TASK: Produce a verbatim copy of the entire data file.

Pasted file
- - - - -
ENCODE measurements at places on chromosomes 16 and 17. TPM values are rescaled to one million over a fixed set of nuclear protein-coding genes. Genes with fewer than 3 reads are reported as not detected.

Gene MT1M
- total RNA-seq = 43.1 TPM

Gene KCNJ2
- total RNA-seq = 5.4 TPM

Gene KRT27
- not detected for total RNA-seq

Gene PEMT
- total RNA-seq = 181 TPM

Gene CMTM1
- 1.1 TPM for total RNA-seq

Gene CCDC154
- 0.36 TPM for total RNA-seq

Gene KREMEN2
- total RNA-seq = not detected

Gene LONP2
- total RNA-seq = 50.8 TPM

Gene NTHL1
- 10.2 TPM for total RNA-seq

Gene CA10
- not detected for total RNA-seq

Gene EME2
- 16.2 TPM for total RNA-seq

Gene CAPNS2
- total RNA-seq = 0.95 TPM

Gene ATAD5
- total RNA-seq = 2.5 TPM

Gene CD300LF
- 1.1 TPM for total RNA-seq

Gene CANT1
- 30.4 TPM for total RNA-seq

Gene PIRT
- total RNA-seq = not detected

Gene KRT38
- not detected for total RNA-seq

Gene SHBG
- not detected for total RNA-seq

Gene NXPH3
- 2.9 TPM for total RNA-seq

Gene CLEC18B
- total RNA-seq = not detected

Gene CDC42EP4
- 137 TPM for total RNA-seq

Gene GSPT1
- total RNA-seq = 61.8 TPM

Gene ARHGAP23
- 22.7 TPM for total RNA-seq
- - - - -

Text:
ENCODE measurements at places on chromosomes 16 and 17. TPM values are rescaled to one million over a fixed set of nuclear protein-coding genes. Genes with fewer than 3 reads are reported as not detected.

Gene MT1M
- total RNA-seq = 43.1 TPM

Gene KCNJ2
- total RNA-seq = 5.4 TPM

Gene KRT27
- not detected for total RNA-seq

Gene PEMT
- total RNA-seq = 181 TPM

Gene CMTM1
- 1.1 TPM for total RNA-seq

Gene CCDC154
- 0.36 TPM for total RNA-seq

Gene KREMEN2
- total RNA-seq = not detected

Gene LONP2
- total RNA-seq = 50.8 TPM

Gene NTHL1
- 10.2 TPM for total RNA-seq

Gene CA10
- not detected for total RNA-seq

Gene EME2
- 16.2 TPM for total RNA-seq

Gene CAPNS2
- total RNA-seq = 0.95 TPM

Gene ATAD5
- total RNA-seq = 2.5 TPM

Gene CD300LF
- 1.1 TPM for total RNA-seq

Gene CANT1
- 30.4 TPM for total RNA-seq

Gene PIRT
- total RNA-seq = not detected

Gene KRT38
- not detected for total RNA-seq

Gene SHBG
- not detected for total RNA-seq

Gene NXPH3
- 2.9 TPM for total RNA-seq

Gene CLEC18B
- total RNA-seq = not detected

Gene CDC42EP4
- 137 TPM for total RNA-seq

Gene GSPT1
- total RNA-seq = 61.8 TPM

Gene ARHGAP23
- 22.7 TPM for total RNA-seq